Rhythmic and syncopated drum beats, incessant laughter and yelps of excitement from winning teams could be heard from a distance upon entering the Cornell Campus Center last Friday evening. The Office of Multicultural Affairs hosted its first annual OMA Olympics where first-year students were integrated with current OMA students to learn about diversity through traditional drum circles, lively belly dancing performances, and interactive and competitive games.
The evening began with drum circles, which became an instant hit. The tribal style drum jam created a community feel amongst the first-years as some of them created unified beats, while others freely improvised their own rhythm. Melissa Looby ‘15 said, “The highlight of the OMA Olympics, for me, was the drum circle. My RCC [Landscape of Music] is all music majors, so we played around with the rhythms and dynamics. It was incredibly fun to play those drums and watch all of my peers rock out, too.”
A very special guest who also rocked out with the firstyears was Laurie Joyner, dean of the college. As she got to know both the first-years and the current OMA students, she emphasized the importance of appreciating diversity. “It is important to offer diversity programs on our campus, and we are lucky to have a number of different events embracing diversity. OMA is critical in connection with our mission as a college, which is to become a responsible leader and a global citizen.”
An interactive game called “Yes!” definitely became the foundation of enthusiasm and positivity for the evening. The idea of the game was to embrace the spirit of honoring someone’s idea, even if it was not in line with that person’s singular vision, and to embrace it with as much enthusiasm as you could give. The question for the game was “What is your dream university?” Understandably, some of the students were tentative to say their ideas at first, in fear of rejection or judgment. However, once the first student gave an answer (“It would be in New York!”), there was a stupendous amount of chanting and thunderous applause. Pretty soon other visions emerged: “100 percent retention rate!” “Fox Day every day!” “Free Food!” “Always hot showers!” “No exams!” “A Football Team!”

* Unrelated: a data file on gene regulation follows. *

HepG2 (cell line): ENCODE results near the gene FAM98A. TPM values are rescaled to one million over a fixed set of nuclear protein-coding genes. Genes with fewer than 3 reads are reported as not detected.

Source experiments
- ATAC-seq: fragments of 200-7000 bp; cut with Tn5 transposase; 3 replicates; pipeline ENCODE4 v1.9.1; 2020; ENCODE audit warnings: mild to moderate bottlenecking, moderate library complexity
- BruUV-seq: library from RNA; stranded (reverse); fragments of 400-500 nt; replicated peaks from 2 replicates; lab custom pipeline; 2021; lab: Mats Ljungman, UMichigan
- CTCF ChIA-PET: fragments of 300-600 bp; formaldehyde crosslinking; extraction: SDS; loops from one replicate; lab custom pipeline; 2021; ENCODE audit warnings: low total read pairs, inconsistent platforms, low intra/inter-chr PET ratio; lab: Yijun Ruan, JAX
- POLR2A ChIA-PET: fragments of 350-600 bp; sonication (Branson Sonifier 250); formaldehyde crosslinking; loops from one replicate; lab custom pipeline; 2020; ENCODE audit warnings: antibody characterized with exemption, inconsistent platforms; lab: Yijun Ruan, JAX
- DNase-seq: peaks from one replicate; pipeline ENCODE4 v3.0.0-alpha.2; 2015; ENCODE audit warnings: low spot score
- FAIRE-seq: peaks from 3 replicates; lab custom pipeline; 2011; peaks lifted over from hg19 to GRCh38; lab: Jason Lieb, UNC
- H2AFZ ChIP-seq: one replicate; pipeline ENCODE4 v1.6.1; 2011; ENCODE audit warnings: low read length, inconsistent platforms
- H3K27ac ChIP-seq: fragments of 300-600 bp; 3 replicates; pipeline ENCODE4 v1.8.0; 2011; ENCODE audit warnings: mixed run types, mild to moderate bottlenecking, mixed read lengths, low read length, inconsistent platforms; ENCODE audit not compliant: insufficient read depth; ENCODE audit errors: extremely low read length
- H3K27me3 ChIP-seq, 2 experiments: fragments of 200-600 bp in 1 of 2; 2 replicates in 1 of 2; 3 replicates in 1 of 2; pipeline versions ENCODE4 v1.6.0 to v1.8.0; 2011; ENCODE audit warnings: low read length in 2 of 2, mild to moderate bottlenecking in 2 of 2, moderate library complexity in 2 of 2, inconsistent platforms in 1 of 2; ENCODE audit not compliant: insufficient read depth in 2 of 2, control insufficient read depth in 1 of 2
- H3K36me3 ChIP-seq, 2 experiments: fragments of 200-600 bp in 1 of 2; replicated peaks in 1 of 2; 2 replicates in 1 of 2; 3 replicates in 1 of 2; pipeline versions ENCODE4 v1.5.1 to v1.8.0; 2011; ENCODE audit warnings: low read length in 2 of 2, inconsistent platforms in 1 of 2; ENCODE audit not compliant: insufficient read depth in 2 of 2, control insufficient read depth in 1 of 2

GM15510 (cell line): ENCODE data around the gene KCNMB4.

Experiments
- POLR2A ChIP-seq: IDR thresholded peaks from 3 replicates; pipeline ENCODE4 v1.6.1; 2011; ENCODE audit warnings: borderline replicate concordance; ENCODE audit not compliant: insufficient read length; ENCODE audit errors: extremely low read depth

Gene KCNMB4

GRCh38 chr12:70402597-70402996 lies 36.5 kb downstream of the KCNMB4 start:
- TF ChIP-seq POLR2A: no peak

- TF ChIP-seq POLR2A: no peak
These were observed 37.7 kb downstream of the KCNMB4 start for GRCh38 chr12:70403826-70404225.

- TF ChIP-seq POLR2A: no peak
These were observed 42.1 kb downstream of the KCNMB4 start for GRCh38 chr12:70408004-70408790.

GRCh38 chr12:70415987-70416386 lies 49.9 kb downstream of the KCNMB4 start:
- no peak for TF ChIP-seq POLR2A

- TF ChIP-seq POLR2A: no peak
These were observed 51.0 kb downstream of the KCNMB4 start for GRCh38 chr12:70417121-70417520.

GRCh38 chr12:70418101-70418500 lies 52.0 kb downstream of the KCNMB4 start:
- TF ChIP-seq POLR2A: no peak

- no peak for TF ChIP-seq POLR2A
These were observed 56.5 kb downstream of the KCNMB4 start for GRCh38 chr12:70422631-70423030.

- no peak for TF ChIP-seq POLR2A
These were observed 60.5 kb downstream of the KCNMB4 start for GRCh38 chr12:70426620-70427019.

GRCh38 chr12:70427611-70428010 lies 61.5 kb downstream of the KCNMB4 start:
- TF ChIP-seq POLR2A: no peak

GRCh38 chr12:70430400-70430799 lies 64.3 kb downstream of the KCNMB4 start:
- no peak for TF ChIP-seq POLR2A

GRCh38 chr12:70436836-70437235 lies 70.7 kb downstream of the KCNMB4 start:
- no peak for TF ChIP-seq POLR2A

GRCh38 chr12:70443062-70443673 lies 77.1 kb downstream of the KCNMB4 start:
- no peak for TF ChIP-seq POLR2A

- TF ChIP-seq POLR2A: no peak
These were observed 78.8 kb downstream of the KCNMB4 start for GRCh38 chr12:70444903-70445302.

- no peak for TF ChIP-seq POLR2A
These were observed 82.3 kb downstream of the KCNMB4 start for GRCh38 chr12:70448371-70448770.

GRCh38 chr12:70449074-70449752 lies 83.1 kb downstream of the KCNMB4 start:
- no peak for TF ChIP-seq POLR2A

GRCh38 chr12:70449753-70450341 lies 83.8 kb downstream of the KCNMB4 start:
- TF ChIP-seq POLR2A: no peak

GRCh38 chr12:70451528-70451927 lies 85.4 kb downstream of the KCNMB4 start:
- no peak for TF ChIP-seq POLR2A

The competitive games and activities gave the students the ability to look outside themselves and become aware of cultural and diverse values. Bradley Baker ‘15 said, “The best part about the night was getting to know new people in an event with a little competition, not just a sit-around-and-talk event. Having the games made getting to know fellow students much easier.
From the fact sheet quiz, I never knew that there were so many cultural based groups out there, and was very surprised how many are present at Rollins College. Diversity is important to have on a campus because not everyone is the same; if we were it would be boring. For our campus to have as much diversity as it does makes Rollins special. Everyone can find where they are supposed to be and where they feel comfortable.”
Kaitlyn Christiansen ‘13, who is currently a Peer Mentor for Landscape of Music, said, “It is important to embrace the diversity on our campus mainly because there are so many people from so many different countries. I went to an animal shelter this morning and volunteered with a senior from Argentina; she is the first person I met from Argentina and it’s so awesome knowing that Rollins supports cultures from around the world.”
OMA Olympics was a great way to start off the school year, engaging first-year students in games and activities about embracing diversity.
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